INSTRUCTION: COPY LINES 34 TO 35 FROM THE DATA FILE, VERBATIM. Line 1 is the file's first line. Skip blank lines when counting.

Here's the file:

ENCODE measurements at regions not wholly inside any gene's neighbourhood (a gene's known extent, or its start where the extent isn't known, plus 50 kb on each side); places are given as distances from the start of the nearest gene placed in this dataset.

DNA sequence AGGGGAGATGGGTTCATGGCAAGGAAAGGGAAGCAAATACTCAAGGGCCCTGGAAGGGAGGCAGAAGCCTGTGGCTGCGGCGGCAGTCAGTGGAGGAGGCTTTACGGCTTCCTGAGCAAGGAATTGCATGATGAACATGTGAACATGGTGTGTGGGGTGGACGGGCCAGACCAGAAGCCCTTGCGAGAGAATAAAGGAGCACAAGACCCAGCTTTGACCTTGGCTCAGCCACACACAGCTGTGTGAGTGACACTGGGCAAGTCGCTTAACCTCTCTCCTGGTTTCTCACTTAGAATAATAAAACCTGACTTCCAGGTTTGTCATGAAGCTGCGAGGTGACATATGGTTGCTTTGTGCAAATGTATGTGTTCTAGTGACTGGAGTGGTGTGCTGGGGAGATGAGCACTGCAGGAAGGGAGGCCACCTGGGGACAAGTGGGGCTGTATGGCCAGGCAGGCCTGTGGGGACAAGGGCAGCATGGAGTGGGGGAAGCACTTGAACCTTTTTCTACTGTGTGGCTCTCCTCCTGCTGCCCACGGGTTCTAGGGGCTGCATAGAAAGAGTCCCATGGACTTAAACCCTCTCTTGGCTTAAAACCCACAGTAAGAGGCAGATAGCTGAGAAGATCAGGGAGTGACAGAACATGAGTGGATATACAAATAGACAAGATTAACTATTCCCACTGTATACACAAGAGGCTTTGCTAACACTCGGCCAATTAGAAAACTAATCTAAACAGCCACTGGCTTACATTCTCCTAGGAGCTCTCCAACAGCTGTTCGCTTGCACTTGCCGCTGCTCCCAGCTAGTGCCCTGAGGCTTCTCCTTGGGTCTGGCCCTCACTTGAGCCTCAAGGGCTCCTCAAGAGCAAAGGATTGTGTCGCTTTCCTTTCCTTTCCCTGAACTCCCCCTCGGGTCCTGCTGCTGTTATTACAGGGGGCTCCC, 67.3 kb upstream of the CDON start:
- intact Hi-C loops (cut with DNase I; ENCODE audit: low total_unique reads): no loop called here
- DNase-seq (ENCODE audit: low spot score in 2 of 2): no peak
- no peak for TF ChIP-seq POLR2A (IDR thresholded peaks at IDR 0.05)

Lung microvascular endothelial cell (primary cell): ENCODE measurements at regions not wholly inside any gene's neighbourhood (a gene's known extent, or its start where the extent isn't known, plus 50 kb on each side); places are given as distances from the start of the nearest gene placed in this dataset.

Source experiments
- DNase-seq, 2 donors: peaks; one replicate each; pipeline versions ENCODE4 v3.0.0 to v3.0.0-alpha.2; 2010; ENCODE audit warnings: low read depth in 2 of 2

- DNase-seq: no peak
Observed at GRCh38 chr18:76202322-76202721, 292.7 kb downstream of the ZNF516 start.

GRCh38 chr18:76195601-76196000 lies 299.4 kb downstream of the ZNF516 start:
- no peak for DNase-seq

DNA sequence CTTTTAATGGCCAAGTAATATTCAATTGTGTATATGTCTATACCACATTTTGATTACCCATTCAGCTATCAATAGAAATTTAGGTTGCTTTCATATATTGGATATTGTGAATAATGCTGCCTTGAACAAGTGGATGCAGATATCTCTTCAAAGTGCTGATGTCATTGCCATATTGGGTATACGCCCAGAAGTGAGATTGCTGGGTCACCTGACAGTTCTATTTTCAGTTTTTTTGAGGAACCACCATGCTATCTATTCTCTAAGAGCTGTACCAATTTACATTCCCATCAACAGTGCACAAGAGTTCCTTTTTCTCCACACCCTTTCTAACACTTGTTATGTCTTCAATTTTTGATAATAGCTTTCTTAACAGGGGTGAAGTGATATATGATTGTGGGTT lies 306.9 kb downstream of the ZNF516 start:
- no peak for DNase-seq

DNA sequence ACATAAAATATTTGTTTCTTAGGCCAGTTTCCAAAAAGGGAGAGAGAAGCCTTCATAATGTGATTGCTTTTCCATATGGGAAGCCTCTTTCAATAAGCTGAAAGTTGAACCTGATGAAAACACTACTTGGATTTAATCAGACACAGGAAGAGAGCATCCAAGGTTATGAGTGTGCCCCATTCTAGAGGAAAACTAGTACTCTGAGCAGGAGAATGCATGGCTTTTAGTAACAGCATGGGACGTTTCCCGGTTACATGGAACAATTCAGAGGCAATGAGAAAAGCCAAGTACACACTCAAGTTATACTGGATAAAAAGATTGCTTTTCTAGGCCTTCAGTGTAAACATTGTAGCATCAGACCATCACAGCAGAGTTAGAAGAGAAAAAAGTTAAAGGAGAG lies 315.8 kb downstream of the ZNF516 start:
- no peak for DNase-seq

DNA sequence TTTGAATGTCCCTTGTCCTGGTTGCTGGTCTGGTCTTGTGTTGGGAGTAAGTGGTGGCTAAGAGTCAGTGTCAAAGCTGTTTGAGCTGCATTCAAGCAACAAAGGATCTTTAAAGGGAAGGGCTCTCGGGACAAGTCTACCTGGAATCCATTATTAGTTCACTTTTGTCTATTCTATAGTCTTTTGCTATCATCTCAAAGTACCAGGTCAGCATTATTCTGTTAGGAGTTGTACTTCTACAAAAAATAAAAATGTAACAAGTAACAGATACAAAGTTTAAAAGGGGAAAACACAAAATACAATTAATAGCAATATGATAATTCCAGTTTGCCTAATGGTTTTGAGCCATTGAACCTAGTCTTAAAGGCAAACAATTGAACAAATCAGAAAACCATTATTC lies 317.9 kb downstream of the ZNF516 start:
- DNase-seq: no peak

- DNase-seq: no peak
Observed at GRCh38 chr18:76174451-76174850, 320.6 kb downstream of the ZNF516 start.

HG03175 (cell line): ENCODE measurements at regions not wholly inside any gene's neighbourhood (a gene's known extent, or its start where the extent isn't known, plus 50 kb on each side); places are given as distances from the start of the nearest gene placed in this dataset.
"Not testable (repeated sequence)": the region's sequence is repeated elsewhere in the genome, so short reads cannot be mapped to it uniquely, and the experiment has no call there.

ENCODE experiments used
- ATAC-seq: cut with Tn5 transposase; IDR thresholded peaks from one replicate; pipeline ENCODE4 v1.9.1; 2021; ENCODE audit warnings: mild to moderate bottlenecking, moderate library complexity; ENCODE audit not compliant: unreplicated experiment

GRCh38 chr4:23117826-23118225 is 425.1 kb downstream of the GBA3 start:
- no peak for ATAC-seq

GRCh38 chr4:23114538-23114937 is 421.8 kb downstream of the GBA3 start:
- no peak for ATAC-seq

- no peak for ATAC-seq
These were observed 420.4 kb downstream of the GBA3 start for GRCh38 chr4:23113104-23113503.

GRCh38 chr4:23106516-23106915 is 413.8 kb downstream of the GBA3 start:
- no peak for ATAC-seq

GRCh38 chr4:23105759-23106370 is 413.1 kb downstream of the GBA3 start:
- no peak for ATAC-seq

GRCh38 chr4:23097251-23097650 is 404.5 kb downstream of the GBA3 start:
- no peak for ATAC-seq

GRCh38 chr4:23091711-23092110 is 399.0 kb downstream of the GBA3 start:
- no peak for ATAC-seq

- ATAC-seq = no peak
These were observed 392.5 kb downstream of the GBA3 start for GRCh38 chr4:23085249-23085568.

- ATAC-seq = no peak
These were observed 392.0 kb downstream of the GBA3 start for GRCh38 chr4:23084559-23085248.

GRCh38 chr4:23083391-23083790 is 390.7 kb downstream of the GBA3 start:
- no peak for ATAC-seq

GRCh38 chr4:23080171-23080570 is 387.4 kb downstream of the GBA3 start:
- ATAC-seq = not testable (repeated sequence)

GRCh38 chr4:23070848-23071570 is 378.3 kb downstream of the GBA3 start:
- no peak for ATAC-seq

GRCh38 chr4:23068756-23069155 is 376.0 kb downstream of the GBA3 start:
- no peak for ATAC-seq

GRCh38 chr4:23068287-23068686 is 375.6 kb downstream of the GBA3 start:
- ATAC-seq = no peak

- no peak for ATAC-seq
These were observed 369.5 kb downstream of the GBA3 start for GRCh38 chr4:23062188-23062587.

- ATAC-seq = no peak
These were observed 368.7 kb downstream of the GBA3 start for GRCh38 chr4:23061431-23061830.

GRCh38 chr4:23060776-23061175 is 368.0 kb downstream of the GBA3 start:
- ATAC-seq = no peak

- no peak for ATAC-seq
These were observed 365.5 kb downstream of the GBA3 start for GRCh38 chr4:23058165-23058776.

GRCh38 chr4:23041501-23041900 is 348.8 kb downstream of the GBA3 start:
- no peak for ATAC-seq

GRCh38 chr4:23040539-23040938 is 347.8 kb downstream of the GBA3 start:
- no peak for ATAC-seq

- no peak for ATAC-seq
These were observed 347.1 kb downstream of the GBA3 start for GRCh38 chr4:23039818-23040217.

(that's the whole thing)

- no peak for ATAC-seq

GRCh38 chr4:23097251-23097650 is 404.5 kb downstream of the GBA3 start: